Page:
HOOVER, Ala. — In a season where Billy Schuler has superbly shouldered the responsibility of being North Carolina’s go-to guy, it bears acknowledging that this time last year, his shoulder was too damaged for him to even play at all.
The injury robbed him of all but two matches last season, and the opportunity to participate in last season’s championship bid. Now he’s back, and evidently better than ever. His comeback season had its greatest moment so far Friday night against UCLA. His goal allowed the Tar Heels to tie the match late, win it on penalty kicks, and earn the right to play Charlotte for the NCAA men’s soccer title.
What a season it has been for the Allentown, N.J., redshirt junior. He leads the Tar Heels with 16 goals and has set a personal single-season record having reached double figures in goals scored. His 37 points are the most since Ryan Kneipper’s 45 during the 2002 season.
He’s made his shots count, too. Schuler has taken 90 shots and has 90 points. In his 24 games, his marker decided one third of them. Three of them came in overtime wins over NC State, Virginia and Indiana.
For his effort, Schuler is one of three finalists for the MAC Hermann Trophy, an award given annually to the top player in college men’s soccer. And he, along with teammates Matt Hedges and Enzo Martinez have also been named to the NSCAA All-America First Team. It is the first time in school history that three players earned first team honors in the same season. Schuler was named to the third team in 2009 as a sophomore after a nine-goal, five-assist season.
Because Schuler’s 2009 season was so strong, 2010 held so much hope. Then, out of nowhere, an injury from his childhood cost him a season. He’d hurt his shoulder years ago and it hadn’t given him much trouble until the summer of 2010. His right shoulder subluxed — a condition similar to a dislocation, but instead of the joint popping out, it stretches the ligaments and sometimes tears. Schuler tore his labrum, the ligament in his shoulder joint that made his shoulder very unstable and susceptible to repeatedly popping out.
“I learned a lot about it,” Schuler said. “It was almost like do I risk going through the season? And what happens if it comes out to the point where it won’t really stay in and risk the year? I was like, I’m going to try and play.”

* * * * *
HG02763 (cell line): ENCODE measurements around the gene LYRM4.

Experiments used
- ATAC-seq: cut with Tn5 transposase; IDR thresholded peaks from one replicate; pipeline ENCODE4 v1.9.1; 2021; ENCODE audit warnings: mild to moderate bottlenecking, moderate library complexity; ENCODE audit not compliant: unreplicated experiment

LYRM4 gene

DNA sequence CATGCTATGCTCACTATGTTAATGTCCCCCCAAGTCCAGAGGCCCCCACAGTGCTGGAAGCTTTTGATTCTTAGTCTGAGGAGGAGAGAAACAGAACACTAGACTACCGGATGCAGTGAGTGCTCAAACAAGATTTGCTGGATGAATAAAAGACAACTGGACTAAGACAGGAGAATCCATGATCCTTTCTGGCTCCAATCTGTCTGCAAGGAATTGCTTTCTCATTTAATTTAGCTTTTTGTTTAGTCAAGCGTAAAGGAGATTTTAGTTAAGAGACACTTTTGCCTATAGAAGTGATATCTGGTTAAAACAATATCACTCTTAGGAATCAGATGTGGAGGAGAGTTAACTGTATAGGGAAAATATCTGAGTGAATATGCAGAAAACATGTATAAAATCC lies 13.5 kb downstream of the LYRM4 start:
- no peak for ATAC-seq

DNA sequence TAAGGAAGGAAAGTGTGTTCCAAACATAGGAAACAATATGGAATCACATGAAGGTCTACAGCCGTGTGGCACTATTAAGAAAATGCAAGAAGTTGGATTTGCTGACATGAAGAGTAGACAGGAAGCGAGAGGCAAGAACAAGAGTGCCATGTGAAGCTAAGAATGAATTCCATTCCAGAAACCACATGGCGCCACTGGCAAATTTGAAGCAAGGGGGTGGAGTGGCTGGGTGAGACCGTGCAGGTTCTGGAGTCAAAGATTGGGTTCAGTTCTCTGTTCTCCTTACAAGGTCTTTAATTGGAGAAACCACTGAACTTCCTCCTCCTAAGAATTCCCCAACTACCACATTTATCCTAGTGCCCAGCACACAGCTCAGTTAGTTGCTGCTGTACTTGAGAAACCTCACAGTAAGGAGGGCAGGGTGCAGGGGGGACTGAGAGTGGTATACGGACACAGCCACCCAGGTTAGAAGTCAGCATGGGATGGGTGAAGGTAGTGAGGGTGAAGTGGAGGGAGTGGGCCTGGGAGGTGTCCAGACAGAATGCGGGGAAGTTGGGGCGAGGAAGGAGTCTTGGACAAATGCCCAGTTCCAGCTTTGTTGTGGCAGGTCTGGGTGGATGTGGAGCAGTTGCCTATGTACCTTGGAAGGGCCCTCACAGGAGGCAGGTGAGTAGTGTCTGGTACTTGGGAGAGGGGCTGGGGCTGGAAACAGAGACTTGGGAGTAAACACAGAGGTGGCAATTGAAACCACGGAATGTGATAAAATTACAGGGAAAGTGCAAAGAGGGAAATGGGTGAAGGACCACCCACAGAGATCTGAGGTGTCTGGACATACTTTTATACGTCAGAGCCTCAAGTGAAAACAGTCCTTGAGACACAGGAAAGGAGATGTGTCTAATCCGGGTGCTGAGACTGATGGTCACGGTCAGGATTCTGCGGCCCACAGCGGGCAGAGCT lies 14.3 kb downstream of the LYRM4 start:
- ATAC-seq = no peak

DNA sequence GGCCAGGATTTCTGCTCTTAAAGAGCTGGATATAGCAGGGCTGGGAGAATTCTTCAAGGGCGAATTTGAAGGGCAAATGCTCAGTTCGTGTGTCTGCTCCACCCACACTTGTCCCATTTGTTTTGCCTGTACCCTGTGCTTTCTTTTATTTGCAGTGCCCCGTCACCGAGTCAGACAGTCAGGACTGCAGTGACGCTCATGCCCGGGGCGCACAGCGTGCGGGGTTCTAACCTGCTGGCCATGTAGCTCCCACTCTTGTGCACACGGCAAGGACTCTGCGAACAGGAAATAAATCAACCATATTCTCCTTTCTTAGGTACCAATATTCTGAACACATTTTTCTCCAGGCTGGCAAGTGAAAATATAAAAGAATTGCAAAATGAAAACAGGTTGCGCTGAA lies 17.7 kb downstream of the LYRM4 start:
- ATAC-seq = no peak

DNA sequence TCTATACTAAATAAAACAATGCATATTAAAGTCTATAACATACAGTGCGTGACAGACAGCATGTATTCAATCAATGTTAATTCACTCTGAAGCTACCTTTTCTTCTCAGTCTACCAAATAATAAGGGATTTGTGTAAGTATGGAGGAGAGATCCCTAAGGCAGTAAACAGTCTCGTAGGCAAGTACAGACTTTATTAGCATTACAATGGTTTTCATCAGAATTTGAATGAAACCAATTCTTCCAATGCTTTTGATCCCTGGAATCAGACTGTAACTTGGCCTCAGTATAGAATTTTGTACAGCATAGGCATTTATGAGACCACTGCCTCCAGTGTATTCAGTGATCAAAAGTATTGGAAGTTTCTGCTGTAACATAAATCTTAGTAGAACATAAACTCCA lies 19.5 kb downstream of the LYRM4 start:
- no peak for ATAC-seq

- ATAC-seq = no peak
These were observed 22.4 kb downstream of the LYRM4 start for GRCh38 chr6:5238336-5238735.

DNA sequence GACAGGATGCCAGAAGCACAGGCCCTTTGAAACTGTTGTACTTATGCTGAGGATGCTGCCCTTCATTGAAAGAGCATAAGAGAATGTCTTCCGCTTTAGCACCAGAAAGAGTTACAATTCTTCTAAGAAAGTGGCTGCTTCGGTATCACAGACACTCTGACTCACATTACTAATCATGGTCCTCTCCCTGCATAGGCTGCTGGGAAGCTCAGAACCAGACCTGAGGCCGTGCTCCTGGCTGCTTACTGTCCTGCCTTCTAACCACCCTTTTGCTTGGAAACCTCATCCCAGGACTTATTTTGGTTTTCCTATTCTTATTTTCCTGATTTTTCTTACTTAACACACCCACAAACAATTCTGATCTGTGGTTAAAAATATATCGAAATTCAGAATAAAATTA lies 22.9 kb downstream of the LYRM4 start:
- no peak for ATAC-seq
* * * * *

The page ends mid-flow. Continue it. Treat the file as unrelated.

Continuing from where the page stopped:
In his second game against Seton Hall, he collided with their goalkeeper. The shoulder came out again.
“I was like it’s probably not worth it,” Schuler said. “I’ve got to get the surgery. The doctors were telling me I got to get it and would have to get it eventually. So I got the surgery.
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“That was agonizing. It was agonizing sitting in the stands in the postseason and watching everything happen. Wishing them the best, but also at the same time wishing I were out there. That was a little tough last year, but I had no doubt about being back here. It was my goal to come to the College Cup and help the guys get back.”
That meant almost a year of work. For three months following surgery Schuler couldn’t do thing. Then that was followed by two months of rehab. Then more work post-rehab.
“It was about nine months of hard work,” Schuler said. “It was very tough. But considering it all, it was worth it.”
The long journey was made even more gratifying by his goal Friday. It helped save a season that he hopes ends in a title.
“I was just so happy we got a score,” Schuler said. Enzo hit a ball that just knuckled. The goalie was out of position, but still got a hand on it. It hit the post and luckily I was there to put it away.
“One more game to go. We have a chance to win the College Cup for the first time in my career. Obviously it’s been a tough road but to be here means everything.”